Hawaii lawmakers look to deter, recover salary overpayments
HONOLULU (AP) — Hawaii officials are working to reclaim balances on nearly $1.4 million in salary overpayments mistakenly made to public employees as far back as the 1990s.
The outstanding balance across state departments was about $394,700 as of Dec. 31 after amounts recovered through installment payments and amounts referred to the attorney general for collection are deducted, the Honolulu Star-Advertiser reported .
Monthly balances in 2017 ranged from a low of $387,542 in November to a high of $613,883 in March, according to the Department of Accounting and General Services, which administers the state’s payroll.
Democratic State Sen. Donna Mercado Kim said those balances are too high and introduced legislation aimed at motivating state departments to more aggressively recover balances owed and deter salary overpayments in the first place.
“The problem is we have automatic salary payments,” said Kim, the lead sponsor of the bill. “You automatically will get your paycheck every two weeks unless notified otherwise.”
Most of the overpayments happen when employees call in sick or take vacation when they don’t have enough or have exhausted their paid leave, Kim said.
“So when you use up all of your leave but you take sick leave anyway or go on vacation, the system doesn’t pick that up. When the payroll goes in, you get paid the full amount,” she said. “When the system realizes, ‘Oh, this person doesn’t have leave,’ now the system realizes that they overpaid you.”
Kim’s bill would require state agencies to deduct overpayment costs from their annual budget requests to the Legislature and place employees who exhaust their sick leave on a manual payroll system. An earlier provision that would have allowed the state Employees’ Retirement System to garnish the pensions of retirees who owe the state for overpayments has been removed.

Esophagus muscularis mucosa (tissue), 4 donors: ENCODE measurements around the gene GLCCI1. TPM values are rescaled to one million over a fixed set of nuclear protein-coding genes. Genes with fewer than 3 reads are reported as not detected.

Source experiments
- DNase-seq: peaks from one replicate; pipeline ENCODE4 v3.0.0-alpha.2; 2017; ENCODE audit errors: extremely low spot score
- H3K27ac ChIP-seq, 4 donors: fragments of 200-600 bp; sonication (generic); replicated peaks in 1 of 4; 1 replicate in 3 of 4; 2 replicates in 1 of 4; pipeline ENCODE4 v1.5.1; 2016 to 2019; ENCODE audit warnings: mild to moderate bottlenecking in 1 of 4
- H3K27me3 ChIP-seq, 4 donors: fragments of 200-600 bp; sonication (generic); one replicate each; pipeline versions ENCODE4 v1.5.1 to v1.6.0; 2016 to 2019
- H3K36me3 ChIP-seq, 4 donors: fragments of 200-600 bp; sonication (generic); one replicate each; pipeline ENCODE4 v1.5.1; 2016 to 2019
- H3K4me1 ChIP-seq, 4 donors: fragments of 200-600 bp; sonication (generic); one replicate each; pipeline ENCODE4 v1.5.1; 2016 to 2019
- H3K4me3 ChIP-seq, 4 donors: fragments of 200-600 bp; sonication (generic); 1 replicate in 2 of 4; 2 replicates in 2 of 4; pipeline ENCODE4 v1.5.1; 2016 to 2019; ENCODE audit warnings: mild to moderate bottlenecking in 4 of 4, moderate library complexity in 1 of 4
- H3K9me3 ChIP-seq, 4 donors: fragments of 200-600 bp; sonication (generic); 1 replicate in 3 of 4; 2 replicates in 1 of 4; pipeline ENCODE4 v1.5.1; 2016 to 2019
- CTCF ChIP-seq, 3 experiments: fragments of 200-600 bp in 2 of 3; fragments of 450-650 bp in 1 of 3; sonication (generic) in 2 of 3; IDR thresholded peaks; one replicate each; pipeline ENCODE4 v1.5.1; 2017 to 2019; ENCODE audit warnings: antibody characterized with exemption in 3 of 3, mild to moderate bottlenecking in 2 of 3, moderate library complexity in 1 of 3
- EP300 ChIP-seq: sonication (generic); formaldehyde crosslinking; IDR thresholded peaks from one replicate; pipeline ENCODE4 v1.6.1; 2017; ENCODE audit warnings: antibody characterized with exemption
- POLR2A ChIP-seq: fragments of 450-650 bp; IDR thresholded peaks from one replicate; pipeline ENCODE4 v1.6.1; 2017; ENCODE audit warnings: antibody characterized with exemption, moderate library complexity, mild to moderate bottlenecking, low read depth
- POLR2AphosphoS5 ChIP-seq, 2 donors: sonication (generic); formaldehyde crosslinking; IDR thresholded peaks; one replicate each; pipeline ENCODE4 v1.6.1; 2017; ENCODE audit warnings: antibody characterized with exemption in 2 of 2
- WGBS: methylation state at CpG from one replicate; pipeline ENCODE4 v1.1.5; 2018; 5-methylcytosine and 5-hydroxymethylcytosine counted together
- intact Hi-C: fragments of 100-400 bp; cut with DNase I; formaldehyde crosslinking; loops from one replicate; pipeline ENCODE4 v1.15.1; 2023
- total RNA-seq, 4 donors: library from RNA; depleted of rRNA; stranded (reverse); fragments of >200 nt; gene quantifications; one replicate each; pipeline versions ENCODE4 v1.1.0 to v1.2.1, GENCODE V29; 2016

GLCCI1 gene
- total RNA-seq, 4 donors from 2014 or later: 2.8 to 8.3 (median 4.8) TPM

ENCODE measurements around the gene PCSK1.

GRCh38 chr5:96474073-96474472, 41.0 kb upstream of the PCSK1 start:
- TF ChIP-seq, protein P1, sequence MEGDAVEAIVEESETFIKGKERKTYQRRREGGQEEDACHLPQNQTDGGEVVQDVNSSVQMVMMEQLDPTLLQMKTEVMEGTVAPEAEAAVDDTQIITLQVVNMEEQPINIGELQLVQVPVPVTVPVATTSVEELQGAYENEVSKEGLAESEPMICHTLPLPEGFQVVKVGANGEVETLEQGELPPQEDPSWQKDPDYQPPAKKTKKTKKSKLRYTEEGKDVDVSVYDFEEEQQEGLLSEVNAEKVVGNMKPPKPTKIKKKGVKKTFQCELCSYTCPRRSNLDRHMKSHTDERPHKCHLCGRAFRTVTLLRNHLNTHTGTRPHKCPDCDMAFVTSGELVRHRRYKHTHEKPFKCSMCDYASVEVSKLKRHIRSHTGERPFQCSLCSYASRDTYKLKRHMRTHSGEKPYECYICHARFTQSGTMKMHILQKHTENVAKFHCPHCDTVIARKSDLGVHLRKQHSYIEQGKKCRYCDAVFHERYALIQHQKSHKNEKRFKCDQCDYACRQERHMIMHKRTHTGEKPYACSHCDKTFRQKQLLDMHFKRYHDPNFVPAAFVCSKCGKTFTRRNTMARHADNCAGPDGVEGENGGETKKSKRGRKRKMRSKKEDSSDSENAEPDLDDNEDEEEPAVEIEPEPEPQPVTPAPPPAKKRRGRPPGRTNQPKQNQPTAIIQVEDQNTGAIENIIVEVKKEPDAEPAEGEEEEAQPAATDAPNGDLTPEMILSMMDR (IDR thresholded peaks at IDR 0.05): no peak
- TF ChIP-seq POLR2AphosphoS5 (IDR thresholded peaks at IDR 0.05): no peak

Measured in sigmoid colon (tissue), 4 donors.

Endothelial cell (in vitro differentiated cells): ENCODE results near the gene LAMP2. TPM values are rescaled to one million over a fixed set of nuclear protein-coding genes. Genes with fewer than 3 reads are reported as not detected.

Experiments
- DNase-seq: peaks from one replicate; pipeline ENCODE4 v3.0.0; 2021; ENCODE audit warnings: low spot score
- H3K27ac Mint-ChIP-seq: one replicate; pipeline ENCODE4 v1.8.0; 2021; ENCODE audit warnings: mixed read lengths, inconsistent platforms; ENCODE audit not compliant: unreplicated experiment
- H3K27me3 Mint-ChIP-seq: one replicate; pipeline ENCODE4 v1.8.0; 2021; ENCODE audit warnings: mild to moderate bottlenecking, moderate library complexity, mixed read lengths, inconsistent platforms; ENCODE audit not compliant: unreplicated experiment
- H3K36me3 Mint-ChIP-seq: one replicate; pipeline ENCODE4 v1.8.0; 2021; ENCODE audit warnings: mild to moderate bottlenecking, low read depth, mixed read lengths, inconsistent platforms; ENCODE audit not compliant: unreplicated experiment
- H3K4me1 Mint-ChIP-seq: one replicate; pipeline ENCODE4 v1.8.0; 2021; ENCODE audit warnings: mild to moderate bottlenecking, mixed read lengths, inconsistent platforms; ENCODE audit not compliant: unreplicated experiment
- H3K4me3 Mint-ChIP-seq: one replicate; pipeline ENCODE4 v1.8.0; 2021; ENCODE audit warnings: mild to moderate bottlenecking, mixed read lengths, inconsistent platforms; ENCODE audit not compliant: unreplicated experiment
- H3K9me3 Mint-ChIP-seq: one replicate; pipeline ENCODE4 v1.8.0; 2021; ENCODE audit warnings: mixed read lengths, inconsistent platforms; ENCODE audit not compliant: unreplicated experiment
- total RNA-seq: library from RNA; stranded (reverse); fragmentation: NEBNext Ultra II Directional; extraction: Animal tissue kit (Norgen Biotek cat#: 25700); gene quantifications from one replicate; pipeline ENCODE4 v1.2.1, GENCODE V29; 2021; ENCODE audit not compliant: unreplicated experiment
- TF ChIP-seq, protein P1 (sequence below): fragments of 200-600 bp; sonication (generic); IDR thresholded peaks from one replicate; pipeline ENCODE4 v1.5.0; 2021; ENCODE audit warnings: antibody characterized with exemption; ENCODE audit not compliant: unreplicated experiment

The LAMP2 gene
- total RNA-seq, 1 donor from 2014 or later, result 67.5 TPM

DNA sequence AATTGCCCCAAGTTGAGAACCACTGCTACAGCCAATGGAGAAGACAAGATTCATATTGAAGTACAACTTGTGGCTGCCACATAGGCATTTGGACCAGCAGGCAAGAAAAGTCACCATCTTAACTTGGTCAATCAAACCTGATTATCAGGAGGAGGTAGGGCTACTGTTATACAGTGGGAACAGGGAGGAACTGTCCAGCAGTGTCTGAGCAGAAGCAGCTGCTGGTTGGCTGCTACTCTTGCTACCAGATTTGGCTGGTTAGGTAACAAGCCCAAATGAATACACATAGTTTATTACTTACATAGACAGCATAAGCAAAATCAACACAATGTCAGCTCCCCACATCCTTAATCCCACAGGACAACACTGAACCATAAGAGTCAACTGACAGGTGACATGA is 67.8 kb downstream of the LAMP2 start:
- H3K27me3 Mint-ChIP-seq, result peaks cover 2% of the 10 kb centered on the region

Kim said state departments aren’t taking advantage of an existing state law that allows “indebtedness” to the state, including salary overpayments, to be promptly recovered via payroll.
Of the $394,700 outstanding overpayment balance across state departments at the end of last year, more than $204,000 was from the Department of Education, followed by the Department of Health ($60,023); Department of Land and Natural Resources ($57,108); and the University of Hawaii ($28,195).
The Department of Education has taken steps to improve oversight and prevent overpayments. They issued a memo in its annual school year packet to remind employees of their responsibility to report and submit proper documents when requesting a leave of absence. They have established a training unit to help schools with better tracking and monitoring of employee leave benefits, department spokeswoman Donalyn Dela Cruz said.
The bill cleared the Senate Committees on Government Operations, Labor and Ways and Means, and next heads for a full Senate vote.
Information from: Honolulu Star-Advertiser, http://www.staradvertiser.com